Perspective

As the market falls in these uncertain times, could this be the best time to cherry-pick?

Keeping with tradition, Outlook Business brings you 10 experts who present their best ideas

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The COVID-19 pandemic is an event none from our generation has experienced. To that extent, investors and speculators are in the dark about the final outcome and hence the current market panic. But as Warren Buffett has always emphasised, the secret of investing success is to be fearful when others are greedy and greedy when others are fearful.

Sounds great but being ‘greedy’ when there is gloom, is really difficult. And that’s not only because it requires nerve to bet against the crowd. Mostly, when catastrophe strikes, you are low on liquidity, or there is great uncertainty over future cash flows. The future looks hazy — will things get worse, how much more, and when will they get better and so on.

But then, as history has depicted, gloomy times provide the best opportunity to buy into the ‘right businesses’ with an adequate margin of safety. Are we at that point where investing can be hugely rewarding? Yes and no. It will depend greatly on which stocks you pick.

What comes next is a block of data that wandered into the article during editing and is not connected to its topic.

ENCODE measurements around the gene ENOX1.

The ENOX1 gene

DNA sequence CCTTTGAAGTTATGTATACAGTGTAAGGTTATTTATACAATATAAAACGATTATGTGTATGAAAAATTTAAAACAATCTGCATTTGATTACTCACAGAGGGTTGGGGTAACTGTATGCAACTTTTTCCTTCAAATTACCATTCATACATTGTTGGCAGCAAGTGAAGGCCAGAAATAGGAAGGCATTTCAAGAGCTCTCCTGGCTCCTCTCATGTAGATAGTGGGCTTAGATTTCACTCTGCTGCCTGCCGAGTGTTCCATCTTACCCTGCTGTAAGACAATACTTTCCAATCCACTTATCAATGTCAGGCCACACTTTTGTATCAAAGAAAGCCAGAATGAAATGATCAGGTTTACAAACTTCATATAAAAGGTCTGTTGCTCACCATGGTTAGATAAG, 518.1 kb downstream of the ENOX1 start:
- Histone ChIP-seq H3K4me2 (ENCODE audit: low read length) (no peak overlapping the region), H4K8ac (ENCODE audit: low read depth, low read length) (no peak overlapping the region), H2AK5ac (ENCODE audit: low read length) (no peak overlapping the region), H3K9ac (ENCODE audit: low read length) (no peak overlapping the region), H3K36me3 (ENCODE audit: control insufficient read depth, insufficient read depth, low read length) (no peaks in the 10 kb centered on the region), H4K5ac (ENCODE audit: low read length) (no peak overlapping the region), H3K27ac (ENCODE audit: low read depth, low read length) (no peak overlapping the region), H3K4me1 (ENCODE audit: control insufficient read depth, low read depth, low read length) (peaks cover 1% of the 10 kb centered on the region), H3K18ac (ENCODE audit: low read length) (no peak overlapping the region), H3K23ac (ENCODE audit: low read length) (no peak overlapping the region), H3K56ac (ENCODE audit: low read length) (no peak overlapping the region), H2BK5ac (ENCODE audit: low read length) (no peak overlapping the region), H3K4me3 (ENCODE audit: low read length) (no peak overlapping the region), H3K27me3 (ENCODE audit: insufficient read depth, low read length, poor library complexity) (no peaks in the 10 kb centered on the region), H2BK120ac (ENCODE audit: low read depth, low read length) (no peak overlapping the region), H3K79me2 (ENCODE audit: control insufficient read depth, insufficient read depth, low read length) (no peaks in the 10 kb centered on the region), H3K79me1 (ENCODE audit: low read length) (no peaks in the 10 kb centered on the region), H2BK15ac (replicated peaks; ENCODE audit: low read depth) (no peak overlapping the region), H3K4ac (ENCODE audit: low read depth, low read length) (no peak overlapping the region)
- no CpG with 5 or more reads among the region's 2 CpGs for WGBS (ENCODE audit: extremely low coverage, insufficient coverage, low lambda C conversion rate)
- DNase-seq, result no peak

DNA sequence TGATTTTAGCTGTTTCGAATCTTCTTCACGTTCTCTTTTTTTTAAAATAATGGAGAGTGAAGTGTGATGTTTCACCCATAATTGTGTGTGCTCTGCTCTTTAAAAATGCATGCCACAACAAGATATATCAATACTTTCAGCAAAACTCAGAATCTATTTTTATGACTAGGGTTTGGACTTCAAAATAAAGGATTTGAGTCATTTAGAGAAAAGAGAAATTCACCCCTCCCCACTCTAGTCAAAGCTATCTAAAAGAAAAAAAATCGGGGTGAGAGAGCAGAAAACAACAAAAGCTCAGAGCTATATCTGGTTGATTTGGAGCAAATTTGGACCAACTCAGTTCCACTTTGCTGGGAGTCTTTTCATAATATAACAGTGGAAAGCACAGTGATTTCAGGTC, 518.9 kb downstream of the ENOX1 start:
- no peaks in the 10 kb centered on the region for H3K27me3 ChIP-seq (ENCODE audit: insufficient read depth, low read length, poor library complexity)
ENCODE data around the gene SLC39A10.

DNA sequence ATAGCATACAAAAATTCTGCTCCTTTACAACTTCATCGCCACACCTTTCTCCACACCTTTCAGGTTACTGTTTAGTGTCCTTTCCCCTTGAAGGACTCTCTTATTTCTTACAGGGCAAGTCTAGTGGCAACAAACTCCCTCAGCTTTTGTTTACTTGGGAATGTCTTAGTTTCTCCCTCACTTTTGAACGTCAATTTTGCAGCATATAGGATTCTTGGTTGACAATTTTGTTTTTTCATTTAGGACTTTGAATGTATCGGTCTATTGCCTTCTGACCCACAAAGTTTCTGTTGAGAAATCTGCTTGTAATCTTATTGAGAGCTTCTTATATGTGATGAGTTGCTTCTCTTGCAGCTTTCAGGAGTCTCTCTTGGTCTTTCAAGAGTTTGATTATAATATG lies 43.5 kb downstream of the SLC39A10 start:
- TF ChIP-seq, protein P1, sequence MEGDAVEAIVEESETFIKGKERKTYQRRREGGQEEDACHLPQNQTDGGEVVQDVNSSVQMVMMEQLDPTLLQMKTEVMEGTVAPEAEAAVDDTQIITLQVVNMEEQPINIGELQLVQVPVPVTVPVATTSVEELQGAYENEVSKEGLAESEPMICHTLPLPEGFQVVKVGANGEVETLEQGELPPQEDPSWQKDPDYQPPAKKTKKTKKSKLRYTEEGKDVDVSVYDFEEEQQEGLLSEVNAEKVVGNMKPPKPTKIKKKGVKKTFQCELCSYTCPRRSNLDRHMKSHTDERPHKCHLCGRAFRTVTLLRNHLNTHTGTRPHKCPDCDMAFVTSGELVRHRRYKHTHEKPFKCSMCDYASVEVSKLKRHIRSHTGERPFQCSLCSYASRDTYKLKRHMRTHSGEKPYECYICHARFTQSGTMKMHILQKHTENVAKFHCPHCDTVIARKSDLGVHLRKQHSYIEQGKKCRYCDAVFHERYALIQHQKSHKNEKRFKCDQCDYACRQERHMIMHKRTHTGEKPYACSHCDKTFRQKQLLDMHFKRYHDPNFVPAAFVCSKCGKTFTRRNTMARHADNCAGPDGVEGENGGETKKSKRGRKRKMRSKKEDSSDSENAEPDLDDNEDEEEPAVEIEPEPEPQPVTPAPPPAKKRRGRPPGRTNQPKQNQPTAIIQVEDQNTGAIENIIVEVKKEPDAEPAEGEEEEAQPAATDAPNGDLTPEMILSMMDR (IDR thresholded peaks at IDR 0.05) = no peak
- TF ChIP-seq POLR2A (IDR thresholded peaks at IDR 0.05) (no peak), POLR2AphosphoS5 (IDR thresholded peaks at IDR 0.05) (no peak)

Even today, after a 30% correction, many stocks still do not represent deep value and therefore unlikely to yield handsome return even with a longer holding period. Over the past few years, the market has been polarised in favour of consumer stocks because of heightened stress in core sector and financials. Several consumer stocks have taken a beating but they continue to be highly valued. For all we know, this may be an inflection point, but there is also a possibility that this will continue to be the case because earnings visibility of other sectors will worsen with further demand destruction, higher delinquencies and delay in the private investment cycle.

While it may take some more time to figure out who will be the front runners when sentiment revives, the multiple you are paying for downgraded earnings should be the criteria to pick stocks. In short, it’s not how much a stock has fallen from the peak that should determine your purchase decision, but how justified is the valuation from a future earnings perspective. Investment return, after all, is driven by earnings and earnings alone.

Our annual feature, "My Best Pick”, comes this year at an interesting time. Keeping with tradition, we bring you 10 experts who present their best ideas. As usual, the disclaimer stands: these are not recommendations to buy, but ideas you could consider based on your personal portfolio.